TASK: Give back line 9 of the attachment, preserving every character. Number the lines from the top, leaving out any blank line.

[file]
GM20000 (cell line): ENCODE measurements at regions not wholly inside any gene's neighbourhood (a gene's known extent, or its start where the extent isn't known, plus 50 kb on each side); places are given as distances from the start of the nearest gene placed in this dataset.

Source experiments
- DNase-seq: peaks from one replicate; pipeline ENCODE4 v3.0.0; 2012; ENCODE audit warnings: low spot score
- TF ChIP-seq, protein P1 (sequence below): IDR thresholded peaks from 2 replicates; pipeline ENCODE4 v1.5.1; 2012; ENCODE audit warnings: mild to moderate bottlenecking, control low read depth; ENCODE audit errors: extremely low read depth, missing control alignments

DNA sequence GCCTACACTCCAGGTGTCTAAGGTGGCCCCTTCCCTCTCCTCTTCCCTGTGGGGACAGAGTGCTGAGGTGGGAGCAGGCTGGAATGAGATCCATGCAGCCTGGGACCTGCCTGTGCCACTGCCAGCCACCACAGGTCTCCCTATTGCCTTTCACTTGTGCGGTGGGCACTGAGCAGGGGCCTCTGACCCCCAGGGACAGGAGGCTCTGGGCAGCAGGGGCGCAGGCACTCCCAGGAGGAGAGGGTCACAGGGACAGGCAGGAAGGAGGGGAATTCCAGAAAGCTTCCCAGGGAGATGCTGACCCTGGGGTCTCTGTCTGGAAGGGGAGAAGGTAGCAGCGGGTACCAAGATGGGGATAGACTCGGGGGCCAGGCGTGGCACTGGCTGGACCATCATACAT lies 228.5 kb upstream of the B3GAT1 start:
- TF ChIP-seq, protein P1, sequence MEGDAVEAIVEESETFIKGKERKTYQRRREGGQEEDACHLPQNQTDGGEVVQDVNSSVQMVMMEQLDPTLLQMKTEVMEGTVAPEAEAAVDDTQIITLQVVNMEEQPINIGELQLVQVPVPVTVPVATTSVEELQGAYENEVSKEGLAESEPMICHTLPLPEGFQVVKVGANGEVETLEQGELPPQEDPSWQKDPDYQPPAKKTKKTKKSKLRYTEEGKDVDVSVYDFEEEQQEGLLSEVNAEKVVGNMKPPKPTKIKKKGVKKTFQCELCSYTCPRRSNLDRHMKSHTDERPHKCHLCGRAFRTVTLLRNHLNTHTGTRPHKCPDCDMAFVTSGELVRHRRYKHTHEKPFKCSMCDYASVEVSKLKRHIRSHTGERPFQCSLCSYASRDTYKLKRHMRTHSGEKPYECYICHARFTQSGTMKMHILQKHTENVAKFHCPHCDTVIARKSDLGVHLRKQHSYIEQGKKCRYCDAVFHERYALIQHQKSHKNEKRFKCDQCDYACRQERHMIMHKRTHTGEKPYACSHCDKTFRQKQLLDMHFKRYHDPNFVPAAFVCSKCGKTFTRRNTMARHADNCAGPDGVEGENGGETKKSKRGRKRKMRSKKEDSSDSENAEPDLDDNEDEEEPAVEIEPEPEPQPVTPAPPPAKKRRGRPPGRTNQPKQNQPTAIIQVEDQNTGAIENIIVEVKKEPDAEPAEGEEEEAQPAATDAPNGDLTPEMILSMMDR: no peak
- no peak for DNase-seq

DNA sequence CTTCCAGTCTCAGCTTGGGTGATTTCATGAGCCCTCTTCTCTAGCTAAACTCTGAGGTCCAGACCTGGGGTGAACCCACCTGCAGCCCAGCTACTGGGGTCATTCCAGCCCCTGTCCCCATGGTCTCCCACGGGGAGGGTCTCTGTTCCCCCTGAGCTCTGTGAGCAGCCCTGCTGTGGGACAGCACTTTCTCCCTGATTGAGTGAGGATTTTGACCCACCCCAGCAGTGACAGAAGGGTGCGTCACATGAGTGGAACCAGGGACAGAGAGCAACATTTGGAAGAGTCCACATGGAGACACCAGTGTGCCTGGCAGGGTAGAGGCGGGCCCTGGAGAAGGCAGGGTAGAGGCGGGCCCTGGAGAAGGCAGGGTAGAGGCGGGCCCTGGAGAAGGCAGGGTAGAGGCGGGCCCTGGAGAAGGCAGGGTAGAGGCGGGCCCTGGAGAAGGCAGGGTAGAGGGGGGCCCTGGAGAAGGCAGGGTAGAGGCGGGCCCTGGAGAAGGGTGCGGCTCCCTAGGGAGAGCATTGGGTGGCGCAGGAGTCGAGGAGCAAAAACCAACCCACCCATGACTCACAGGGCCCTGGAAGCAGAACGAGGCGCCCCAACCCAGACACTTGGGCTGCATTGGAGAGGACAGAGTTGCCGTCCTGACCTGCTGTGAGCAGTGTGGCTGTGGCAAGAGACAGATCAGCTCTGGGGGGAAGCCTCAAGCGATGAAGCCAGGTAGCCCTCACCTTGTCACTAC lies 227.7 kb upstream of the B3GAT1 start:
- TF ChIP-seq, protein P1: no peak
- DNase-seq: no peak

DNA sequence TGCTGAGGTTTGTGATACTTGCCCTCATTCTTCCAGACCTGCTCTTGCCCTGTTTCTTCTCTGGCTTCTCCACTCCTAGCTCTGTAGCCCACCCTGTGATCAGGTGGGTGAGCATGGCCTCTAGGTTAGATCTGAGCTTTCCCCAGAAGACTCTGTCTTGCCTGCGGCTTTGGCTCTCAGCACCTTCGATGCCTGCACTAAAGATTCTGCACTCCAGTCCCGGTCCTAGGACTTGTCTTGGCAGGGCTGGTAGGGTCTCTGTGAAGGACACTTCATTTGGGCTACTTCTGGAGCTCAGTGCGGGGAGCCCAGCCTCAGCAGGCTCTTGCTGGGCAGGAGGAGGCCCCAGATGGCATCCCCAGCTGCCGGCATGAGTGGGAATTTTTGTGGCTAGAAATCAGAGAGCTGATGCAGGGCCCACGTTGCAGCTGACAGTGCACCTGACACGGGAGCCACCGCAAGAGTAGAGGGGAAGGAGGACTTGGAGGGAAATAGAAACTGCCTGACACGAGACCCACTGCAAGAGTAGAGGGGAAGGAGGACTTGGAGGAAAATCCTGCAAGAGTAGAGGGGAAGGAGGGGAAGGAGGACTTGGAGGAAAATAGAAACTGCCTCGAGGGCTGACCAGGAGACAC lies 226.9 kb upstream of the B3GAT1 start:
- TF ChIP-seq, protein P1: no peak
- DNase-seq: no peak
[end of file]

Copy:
- TF ChIP-seq, protein P1: no peak